Isabelle Wong is a University of Minnesota Post Secondary Enrollment Options (PSEO) student as well as a senior at Apple Valley High School, and leader in our YEA! Campaigns program. Isabelle continues her activism as the Logistics director of MN Youth for Climate Justice and District 2’s representative on the MN Youth Council.
According to the Guardian, the climate crisis may create 150 million climate refugees by 2050. And we can already see the beginnings of it.
In December of 2019, more than 300,000 people were displaced by a huge flood in Jakarta, Indonesia. Earlier that year, CNN reported that the Indonesian government planned to move the capital from Jakarta which is one of the fastest sinking cities in the world to Borneo. As an Asian American with family overseas, it’s scary to know they might be affected. When researching popular places to escape the effects of climate-related natural disasters, Minneapolis and St. Paul are ranked among the highest. Not only will the weather stay relatively calm but the Twin Cities are both “sanctuary cities.”
A sanctuary city could have a different meaning in varying locations but in most cases, it means that those cities don’t use local law enforcement to assist in the detention of undocumented immigrants. In order to offer a more welcome place for the influx of climate refugees to come, my main goal as a YEA! Campaigns cohort leader is to turn my hometown, Apple Valley, into a sanctuary city. To become a sanctuary city, the Apple Valley City Council and Mayor Hoopaw would need to pass a resolution.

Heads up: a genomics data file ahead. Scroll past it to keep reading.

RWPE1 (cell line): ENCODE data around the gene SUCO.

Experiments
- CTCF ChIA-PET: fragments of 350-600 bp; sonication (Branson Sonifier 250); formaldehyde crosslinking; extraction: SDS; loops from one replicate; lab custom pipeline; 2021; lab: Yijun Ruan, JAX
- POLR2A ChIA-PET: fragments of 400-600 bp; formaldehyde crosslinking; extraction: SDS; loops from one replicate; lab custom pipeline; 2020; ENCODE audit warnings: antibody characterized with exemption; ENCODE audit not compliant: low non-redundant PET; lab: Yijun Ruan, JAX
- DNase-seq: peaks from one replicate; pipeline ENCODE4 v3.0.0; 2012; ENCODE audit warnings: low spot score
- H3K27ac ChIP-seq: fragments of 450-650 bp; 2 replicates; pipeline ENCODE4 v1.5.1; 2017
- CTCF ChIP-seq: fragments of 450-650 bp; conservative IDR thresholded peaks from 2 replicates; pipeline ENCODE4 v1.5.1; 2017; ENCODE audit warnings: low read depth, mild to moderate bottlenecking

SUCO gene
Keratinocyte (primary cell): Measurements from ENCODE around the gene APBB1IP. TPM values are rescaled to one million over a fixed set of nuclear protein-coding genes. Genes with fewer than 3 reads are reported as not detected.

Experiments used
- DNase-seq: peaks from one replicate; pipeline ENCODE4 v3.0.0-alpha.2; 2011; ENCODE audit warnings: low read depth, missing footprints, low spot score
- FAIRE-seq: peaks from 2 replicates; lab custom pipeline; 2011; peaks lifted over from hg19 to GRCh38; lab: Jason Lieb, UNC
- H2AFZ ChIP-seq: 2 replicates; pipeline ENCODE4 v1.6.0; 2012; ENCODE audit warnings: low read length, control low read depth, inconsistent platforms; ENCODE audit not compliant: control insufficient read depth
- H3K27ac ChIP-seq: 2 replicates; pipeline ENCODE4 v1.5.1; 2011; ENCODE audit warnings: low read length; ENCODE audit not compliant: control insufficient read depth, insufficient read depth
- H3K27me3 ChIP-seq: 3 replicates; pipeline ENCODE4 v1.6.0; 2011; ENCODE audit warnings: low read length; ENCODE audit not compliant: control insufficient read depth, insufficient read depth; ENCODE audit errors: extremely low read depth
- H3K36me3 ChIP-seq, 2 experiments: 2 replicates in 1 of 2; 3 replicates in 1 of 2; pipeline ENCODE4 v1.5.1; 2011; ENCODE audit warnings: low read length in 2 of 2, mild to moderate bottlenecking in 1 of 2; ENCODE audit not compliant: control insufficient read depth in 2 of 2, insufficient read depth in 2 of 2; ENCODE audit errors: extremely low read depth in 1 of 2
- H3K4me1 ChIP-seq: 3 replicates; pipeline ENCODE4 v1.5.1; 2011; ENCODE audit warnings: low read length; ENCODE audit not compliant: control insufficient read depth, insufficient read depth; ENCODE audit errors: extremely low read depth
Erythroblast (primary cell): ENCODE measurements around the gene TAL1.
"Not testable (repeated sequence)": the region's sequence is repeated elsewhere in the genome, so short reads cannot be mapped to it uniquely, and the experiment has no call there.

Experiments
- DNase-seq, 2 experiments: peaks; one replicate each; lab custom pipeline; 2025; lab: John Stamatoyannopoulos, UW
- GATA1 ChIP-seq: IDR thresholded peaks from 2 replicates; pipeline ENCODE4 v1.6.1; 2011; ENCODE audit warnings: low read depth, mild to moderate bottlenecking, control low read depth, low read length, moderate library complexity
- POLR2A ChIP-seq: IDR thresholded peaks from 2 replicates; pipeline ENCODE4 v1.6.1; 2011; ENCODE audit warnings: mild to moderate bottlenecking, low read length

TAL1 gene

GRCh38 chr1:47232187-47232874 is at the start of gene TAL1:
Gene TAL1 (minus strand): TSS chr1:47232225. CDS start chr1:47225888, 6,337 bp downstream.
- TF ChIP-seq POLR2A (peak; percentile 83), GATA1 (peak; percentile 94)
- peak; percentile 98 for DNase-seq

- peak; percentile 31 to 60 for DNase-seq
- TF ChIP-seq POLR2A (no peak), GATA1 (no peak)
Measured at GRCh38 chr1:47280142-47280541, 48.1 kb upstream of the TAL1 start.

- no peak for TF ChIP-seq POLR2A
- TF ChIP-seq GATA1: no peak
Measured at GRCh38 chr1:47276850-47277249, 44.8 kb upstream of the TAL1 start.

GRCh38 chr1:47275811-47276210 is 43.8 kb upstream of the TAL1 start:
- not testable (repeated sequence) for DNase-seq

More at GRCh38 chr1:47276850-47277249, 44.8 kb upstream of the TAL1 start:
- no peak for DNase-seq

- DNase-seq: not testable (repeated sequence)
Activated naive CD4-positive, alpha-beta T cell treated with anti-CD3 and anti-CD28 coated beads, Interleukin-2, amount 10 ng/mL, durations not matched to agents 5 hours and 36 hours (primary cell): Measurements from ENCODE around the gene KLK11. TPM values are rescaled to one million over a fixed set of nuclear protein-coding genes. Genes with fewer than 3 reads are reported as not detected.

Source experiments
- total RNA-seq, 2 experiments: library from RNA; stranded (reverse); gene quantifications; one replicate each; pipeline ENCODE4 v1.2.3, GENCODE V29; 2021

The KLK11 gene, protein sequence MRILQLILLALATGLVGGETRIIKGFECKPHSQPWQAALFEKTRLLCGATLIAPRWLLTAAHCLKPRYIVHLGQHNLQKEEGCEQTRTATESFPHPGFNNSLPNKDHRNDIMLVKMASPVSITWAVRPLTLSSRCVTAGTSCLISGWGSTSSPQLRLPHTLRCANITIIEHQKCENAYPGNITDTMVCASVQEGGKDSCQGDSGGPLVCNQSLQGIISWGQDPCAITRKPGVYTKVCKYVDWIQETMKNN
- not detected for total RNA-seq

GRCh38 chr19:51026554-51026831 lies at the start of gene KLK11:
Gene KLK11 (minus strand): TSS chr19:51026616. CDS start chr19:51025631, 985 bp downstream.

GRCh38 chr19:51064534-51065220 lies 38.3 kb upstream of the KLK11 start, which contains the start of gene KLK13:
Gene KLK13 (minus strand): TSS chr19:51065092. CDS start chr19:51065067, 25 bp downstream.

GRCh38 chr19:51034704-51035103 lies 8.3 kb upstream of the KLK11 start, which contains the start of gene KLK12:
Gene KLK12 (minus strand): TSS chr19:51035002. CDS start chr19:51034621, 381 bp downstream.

Before I create an ask of the Apple Valley City Council and Mayor Hoopaw, I’ve been focusing on educating myself first and foremost. Back in October, I started reaching out to leaders of immigrant issues in MN to learn more about the process of immigration and becoming a sanctuary city. One of the first people that I reached out to was St. Paul City Council member Nelsie Yang. We were able to touch on her personal experiences of being a climate refugee living in Minnesota and it was super interesting to learn how she is using her story to choose what policies to push for.
I was also able to connect with Erin Maye Quade who I briefly interned for back in freshman year. Because she used to work for Keith Elison as an immigration policy staffer, I learned about the structural issues of immigration as well as the economic benefits of being a sanctuary city. There were more people I talked to that helped fill in the gaps and I hope to put all this information together as evidence of the importance of sanctuary cities as well as the hardships climate refugees go through.
However, I’ve definitely struggled with a couple of things. One of the main struggles has been finding climate refugees willing to share their stories, whether because of safety issues or otherwise. The search has continued as these stories are impactful parts I want to include when talking to the city council and mayor. More than that, since most of my organizing, has been in the cities, I haven’t really gotten a chance to talk with the people in Apple Valley and learn their thoughts on these issues. This local action requires as much support as possible, especially from citizens of Apple Valley and surrounding cities.
The goal is to get this petition to at least 2,000 signatures by the end of April when I plan on presenting my case to the City Council and Mayor Hoopaw. This campaign has allowed me to grow as an organizer in so many ways and reminded me of the intersections within the issue of environmental/climate justice and other injustices.
Join me in making Apple Valley a Sanctuary City and ultimately promoting a more welcome atmosphere for all people as well as boosting the economy. Sign here!
If you or someone you know is a climate refugee and are comfortable being interviewed, please reach out! Contact me at isabelleswong [at] gmail [dot] com for more information on the issue and interviews.